MILLIONS of people have got up this morning, and have left their families and gone to work to carry out jobs that we all depend on, particularly those who are most vulnerable. They will be caring for people who can’t care for themselves, serving them food, keeping their surroundings clean. They will do more than a fair day’s work, but they won’t get a fair day’s pay.
As we work to ensure that those needing care are not isolated from neighbours and friends, we are becoming more and more aware of the need to provide excellent and consistent care. In order for us all to feel confident about the care that is available, we must ensure that the work is properly paid.
A little over a century ago Winston Churchill gave a speech as President of the Board of Trade that said: “It is a serious national evil that any class of His Majesty’s subjects should receive less than a living wage in return for their utmost exertions.”
Much has changed since then, but the principle that Churchill spoke to remains as strong as ever. Though the world has changed in many ways, and provision has improved in many ways, the vision for social care must not be lost through an inability or unwillingness to pay a living wage which properly reflects the value of those whose job is to care for the vulnerable.
It was a great honour for me to be asked to chair the Living Wage Commission, which presented its final report in June this year. We came across many moving stories of those who were struggling to do a good and necessary job. One care worker earning £7 an hour felt pressed by rising food bills and anxious about the future. “Even though I’m 30, I still have to rent a room and I could never afford to even think about buying my own place. In the last 12 months I have noticed my food bill go up. I only buy the basics and I have gone from spending on average £66 up to £90 a month, and that isn’t buying anything really nice which I would like to. I haven’t been on a holiday for five years....my wages just go on basic living.”
The care sector is an area where employers are struggling to pay the living wage for various reasons. I am sure that this is not because of an unwillingness in principle, or a sense that the workers are not worth higher salaries. I know that a number of church and charity-run organisations still feel unable to pay the living wage.
But the principle must be constantly re-addressed, for the sake of the work in the care sector, and for the sake of those for whose work we are so thankful. We know that the quality of care will be better if people can be better paid.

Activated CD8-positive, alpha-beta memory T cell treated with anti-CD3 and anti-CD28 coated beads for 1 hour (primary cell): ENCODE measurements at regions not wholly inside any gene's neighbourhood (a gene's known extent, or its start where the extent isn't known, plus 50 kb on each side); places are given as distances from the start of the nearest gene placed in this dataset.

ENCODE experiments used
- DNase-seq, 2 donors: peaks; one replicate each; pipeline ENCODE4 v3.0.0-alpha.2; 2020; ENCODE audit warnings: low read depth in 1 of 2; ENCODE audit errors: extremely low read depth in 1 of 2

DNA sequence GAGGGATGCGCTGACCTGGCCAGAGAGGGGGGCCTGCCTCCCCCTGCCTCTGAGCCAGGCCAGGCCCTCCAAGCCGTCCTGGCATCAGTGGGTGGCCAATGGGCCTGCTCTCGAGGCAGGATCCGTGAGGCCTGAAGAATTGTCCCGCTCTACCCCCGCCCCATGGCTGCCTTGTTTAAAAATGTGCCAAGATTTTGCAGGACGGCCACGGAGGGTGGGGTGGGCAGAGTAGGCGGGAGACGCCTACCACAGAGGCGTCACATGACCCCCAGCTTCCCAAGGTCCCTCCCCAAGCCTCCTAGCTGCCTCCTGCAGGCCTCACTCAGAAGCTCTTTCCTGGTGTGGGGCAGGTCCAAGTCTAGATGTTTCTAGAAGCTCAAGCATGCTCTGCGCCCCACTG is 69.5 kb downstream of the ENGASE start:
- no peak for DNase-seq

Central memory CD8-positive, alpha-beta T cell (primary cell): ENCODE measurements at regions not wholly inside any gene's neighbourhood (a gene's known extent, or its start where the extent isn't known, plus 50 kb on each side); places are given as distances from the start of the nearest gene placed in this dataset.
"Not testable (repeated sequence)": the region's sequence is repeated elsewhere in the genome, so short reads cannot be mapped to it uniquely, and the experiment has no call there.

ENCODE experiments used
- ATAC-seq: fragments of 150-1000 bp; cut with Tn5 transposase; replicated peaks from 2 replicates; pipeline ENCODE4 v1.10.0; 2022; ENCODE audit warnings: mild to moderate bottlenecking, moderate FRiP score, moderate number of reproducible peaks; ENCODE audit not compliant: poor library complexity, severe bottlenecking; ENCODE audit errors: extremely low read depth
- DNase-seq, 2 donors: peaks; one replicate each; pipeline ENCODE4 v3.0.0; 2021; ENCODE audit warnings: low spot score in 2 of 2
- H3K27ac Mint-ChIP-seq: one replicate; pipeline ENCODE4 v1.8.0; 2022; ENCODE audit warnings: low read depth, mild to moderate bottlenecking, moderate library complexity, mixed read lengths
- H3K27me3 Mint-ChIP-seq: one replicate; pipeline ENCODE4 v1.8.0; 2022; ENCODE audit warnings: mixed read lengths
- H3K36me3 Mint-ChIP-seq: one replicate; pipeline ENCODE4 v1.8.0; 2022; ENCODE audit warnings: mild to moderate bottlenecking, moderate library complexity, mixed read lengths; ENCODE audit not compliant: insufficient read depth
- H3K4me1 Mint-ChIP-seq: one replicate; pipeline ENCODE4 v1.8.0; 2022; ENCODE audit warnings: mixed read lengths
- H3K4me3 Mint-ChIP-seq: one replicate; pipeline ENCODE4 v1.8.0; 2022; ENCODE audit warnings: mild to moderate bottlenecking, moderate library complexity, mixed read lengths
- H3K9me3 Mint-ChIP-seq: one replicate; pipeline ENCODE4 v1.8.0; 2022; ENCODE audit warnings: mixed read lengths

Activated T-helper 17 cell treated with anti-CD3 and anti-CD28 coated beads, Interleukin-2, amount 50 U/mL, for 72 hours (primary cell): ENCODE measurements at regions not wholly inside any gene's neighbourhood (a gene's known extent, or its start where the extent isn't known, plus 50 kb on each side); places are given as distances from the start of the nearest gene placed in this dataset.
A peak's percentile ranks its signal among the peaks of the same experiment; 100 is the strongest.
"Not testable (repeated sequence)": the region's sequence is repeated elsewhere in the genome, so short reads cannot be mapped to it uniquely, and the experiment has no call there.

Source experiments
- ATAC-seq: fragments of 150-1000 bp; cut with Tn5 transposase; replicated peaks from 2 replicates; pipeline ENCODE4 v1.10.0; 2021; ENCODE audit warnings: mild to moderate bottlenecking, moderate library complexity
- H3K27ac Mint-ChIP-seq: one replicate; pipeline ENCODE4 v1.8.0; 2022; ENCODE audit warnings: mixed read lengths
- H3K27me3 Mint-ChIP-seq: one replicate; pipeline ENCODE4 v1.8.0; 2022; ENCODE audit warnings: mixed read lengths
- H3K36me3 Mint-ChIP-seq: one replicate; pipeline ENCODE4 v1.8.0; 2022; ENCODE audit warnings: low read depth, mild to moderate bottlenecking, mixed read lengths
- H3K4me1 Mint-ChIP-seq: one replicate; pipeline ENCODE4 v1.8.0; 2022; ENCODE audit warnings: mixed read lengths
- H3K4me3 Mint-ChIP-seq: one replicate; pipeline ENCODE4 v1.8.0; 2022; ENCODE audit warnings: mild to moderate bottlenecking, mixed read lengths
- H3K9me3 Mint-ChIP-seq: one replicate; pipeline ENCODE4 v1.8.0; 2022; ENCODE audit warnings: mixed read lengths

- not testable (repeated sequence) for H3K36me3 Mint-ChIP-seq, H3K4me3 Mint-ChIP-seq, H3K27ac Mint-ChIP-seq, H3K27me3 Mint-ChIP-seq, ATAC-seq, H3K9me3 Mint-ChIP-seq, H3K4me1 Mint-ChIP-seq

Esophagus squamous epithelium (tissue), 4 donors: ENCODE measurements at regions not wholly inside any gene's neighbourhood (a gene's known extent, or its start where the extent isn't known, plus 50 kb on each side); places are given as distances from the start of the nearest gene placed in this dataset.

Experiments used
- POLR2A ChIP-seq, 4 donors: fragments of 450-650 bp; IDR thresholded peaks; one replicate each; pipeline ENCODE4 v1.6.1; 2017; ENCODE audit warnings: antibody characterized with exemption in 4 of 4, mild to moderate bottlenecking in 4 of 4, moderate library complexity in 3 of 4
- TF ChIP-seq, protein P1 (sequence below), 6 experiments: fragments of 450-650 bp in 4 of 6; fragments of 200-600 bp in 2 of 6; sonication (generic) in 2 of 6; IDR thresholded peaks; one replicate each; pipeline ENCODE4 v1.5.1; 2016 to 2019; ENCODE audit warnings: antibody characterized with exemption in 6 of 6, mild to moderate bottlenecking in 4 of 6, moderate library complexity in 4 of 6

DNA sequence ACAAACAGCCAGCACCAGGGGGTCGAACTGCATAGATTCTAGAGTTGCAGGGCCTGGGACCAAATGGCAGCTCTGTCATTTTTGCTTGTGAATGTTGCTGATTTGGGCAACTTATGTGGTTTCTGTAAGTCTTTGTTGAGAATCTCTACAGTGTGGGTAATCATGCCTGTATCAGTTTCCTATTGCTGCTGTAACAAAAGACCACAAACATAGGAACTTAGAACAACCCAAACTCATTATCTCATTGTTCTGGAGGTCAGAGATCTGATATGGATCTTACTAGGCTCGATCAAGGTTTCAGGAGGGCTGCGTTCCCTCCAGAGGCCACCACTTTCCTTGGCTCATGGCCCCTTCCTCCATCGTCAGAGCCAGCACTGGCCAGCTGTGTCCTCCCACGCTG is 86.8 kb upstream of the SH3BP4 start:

It is sad, but not surprising, to hear that morale in the care sector is low. The media tends to concentrate on stories of poor care – and of course these must be told. But this often means that we do not get to hear the marvellous stories of the many people who work in the care sector who show loving kindness to their clients every day and go the extra mile to support them. Many times these care workers are paid the minimum wage, and may work unsocial hours so that 24 hour care can be provided 365 days a year.
All political parties are committed to the funding and protection of the NHS. It is high time to correct an anomaly which occurred when the NHS was set up, where the accountability for the NHS would be the responsibility of the Health Secretary, and the accountability for social care would be the responsibility of local councils.
Although public funding through government grants provides social care, it is my view that all political parties need to be committed to protecting social care provision.
Quality assurance is a good thing, but that alone will not deliver a well-funded social care service. The new Inspectorate which has been set up is a good thing. I would like to suggest that the commissioning bodies also ought to be inspected, to ensure that sufficient funds are provided for the work they commission, and therefore ought to be accountable, together with the providers, for the success or failure of provision.
There are benefits to everyone – short term as well as long-term – from introducing the living wage. Benefits to the morale of the workers; benefits to the delivery of care for those who need it; benefits in motivated and committed workers for the employers. Paying a fair day’s pay for a hard day’s work helps to drive standards higher among those looking after our older relatives, affording them some dignity and independence in their own homes.
So far all governments have just been applying a sticking plaster to the crisis of low pay, especially among social care workers. Our Government needs to be at the front of the pack and we need to make sure that we seize the opportunity to build a brighter future for the millions of forgotten social care workers who are struggling to make ends meet.
Dr John Sentamu is the Archbishop of York who spoke at a conference of the Independent Care Group (York and North Yorkshire) yesterday to mark its 10th anniversary.